How to Jump to the Buyside After Your First Year

CaptK's picture
Rank: Neanderthal | 2,419

So now that your first year bonus has hit your bank account, you're realizing that the real reason you got into banking was to get OUT of banking, and you've got your sights set on hopping to private equity as soon as possible. And why not? Why waste another year of your life being miserable if you can jump to the next rung up the ladder early?

I posted this as a comment in another thread, but thought it would be useful reading for every current monkey looking to get out of banking early and jump to the buyside. Hopefully my experience is helpful to some others:

Proactivity and networking are key. I decided pretty early that I wanted to get over to the buyside as fast as I could. So I made a list of PE shops that focused on technology (my area of interest) and figured out which I thought would be a fit for me. As an analyst, you should be well practiced at making lists of financial sponsors, so use it to your advantage. My initial list was probably 50+ firms, which I then whittled to 20 "top targets" and another 20 "second choices". Once you have this list, figure out how you can get an "in". Don't cold call or cold email except as your last resort. You need a warm intro. Hop on LinkedIn, ask your parents, ask family friends, any favorite professors from college, etc. Find someone that knows someone, its 100x better than a cold call, especially when you're asking for special treatment like getting hired a year early.

Simultaneously, make a list of headhunters. Some firms focus on PE generally, some have specific strengths in certain types of PE (VC, mid market, name brand, certain industries, etc). Figure out who they are - ask older analysts who they've worked with. There are also lists on this board if you search. Most analysts just wait for headhunters to call. You should proactively reach out - they will talk to you. Again, it helps if you can drop a mutual acquaintance - "You placed John Smith at Battery Ventures last year, and he suggested I contact you." Remember, they get paid if they place you, so they'll be glad to receive your resume and make some introductions if you're a good candidate.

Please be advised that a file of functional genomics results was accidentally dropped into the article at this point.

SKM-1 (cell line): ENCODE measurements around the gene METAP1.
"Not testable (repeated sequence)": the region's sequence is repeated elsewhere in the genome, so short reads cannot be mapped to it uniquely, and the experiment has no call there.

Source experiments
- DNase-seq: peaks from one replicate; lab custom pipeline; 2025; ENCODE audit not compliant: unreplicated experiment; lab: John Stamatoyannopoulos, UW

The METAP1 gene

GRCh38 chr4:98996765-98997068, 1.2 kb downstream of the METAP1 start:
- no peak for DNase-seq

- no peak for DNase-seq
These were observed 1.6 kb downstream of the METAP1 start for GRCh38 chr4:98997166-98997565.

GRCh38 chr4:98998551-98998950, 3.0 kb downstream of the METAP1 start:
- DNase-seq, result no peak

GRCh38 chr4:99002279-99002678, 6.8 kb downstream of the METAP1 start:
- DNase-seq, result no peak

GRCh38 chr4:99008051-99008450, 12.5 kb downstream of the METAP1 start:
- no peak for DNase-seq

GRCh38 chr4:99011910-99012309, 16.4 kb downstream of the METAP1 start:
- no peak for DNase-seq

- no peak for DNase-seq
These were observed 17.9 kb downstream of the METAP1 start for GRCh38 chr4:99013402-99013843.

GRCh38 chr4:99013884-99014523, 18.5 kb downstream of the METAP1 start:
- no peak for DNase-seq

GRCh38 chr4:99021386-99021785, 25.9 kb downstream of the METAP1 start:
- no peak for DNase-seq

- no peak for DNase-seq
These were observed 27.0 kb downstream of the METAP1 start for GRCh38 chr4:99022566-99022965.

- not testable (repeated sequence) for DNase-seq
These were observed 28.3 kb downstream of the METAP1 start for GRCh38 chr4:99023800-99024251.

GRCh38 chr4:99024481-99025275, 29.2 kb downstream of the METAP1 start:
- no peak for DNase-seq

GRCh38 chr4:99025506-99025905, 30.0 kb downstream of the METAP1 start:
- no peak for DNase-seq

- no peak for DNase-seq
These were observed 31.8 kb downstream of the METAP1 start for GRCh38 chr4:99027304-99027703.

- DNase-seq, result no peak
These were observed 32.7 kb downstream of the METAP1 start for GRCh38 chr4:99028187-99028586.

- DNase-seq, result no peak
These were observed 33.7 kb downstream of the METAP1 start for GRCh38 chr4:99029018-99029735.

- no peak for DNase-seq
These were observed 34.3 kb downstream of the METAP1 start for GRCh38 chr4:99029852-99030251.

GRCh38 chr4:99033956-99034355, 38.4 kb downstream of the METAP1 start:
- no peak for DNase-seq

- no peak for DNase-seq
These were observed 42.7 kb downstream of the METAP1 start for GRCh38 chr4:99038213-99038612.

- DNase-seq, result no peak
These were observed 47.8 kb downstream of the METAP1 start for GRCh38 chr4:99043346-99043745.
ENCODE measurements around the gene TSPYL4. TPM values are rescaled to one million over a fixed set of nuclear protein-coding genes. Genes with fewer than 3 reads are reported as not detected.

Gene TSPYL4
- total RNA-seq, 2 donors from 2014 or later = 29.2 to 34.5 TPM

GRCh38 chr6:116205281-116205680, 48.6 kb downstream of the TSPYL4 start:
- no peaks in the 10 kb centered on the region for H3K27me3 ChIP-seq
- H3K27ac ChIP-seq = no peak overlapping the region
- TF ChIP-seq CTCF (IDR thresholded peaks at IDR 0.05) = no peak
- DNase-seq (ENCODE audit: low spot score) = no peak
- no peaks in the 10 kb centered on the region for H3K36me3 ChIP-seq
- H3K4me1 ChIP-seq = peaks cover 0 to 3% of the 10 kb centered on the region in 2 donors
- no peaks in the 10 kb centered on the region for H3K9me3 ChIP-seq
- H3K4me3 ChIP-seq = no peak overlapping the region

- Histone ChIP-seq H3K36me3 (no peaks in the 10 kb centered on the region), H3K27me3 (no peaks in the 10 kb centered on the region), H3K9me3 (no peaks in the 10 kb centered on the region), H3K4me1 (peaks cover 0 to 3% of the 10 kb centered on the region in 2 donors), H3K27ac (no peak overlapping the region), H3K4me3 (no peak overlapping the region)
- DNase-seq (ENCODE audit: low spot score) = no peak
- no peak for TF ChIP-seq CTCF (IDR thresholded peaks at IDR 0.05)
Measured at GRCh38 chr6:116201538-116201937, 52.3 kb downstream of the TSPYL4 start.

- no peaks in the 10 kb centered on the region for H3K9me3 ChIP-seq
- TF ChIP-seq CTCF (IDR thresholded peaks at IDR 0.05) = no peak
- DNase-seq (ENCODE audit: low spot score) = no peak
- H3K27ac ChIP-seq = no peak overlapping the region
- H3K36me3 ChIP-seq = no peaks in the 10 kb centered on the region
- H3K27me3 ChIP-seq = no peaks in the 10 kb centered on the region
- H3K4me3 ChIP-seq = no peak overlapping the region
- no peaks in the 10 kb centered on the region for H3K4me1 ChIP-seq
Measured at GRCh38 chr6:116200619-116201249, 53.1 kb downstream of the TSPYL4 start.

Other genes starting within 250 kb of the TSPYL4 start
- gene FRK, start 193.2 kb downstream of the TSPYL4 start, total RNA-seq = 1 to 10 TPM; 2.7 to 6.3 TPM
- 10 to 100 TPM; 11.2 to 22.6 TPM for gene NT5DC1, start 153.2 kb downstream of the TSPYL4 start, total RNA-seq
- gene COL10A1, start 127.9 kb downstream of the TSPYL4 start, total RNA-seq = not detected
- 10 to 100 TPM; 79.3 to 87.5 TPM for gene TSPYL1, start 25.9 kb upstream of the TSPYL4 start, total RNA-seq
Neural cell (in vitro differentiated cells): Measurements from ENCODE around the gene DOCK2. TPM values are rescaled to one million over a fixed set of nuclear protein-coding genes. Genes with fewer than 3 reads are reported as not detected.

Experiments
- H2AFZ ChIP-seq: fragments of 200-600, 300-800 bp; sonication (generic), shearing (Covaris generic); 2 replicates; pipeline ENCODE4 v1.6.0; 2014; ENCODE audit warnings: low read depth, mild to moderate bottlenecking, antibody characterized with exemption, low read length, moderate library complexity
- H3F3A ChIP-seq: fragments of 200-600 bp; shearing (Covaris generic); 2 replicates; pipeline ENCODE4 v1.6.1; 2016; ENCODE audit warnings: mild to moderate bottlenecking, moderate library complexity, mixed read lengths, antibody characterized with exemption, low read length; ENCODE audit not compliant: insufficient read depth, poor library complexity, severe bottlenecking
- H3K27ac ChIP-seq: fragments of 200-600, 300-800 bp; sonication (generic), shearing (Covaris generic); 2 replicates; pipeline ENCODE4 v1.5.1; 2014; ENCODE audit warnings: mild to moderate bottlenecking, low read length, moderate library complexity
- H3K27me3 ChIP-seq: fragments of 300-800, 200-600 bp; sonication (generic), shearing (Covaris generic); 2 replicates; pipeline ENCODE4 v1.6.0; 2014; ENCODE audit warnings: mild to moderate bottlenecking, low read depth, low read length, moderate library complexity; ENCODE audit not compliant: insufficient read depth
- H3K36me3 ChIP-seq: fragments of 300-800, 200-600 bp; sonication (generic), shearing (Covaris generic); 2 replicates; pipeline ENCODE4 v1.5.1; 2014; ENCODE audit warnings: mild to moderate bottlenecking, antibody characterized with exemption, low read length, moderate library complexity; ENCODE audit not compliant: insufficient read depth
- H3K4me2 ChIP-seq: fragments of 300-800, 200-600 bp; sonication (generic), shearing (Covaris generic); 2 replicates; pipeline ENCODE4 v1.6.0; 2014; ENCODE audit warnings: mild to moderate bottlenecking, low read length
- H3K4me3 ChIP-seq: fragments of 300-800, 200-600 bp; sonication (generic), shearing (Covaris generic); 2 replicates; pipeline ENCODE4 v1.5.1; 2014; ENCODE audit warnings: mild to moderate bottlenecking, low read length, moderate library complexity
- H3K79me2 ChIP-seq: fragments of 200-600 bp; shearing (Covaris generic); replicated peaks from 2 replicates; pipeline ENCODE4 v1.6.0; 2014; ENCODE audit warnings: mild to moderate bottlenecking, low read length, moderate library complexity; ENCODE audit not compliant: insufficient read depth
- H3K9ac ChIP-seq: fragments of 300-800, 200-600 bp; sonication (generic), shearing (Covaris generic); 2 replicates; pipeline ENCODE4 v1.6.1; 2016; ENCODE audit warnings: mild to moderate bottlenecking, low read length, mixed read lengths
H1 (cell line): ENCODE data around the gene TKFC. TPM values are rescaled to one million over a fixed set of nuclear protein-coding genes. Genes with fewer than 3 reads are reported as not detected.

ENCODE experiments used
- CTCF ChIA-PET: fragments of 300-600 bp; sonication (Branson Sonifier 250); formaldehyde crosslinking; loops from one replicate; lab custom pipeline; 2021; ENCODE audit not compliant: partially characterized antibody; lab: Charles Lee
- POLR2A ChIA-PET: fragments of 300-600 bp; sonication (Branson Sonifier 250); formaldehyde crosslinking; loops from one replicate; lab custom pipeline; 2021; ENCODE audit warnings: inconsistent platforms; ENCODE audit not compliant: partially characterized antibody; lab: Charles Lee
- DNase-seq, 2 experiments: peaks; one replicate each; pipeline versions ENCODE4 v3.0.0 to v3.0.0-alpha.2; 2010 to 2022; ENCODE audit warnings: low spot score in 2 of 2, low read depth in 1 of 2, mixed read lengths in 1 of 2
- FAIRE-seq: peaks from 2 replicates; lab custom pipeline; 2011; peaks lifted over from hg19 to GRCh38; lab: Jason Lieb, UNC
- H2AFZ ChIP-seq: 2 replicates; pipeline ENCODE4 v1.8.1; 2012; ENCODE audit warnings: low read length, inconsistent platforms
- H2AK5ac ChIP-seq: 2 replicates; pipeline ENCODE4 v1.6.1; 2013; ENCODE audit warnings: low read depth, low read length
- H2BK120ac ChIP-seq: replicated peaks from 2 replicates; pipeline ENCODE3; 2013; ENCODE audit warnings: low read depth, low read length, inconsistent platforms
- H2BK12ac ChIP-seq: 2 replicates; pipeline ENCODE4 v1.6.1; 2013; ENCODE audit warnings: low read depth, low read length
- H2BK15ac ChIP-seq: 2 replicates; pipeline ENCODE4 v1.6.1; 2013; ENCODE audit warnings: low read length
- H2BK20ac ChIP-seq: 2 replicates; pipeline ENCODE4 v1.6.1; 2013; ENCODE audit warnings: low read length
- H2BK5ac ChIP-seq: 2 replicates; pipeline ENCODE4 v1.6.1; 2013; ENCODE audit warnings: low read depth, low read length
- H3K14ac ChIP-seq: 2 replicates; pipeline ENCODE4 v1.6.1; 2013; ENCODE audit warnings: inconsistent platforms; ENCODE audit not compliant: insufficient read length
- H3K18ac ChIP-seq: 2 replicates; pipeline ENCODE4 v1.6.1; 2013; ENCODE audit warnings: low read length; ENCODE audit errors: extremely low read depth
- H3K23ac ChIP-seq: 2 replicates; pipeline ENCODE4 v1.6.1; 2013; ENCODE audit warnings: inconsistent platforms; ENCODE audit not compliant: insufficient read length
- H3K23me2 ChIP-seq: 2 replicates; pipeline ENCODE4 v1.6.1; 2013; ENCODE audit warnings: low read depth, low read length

If you want to get out in front of everyone else, you've got to make it a priority. It takes work and you've got to get over your fear of rejection. But the payoff is worth it.

  • Capt K
    "Prestige is like a powerful magnet that warps even your beliefs about what you enjoy. If you want to make ambitious people waste their time on errands, bait the hook with prestige." - Paul Graham

Comments (9)

Jul 25, 2010

were you at a BB or MM firm? Do you think its worth the time and effort to make a list/get in touch with headhunters if you are at a MM firm? Or is it better to try to directly reach out since you are not at MS M&A or GS TMT so headhunters won't be that interested in you

Jul 25, 2010
TheBenevolent:

were you at a BB or MM firm? Do you think its worth the time and effort to make a list/get in touch with headhunters if you are at a MM firm? Or is it better to try to directly reach out since you are not at MS M&A or GS TMT so headhunters won't be that interested in you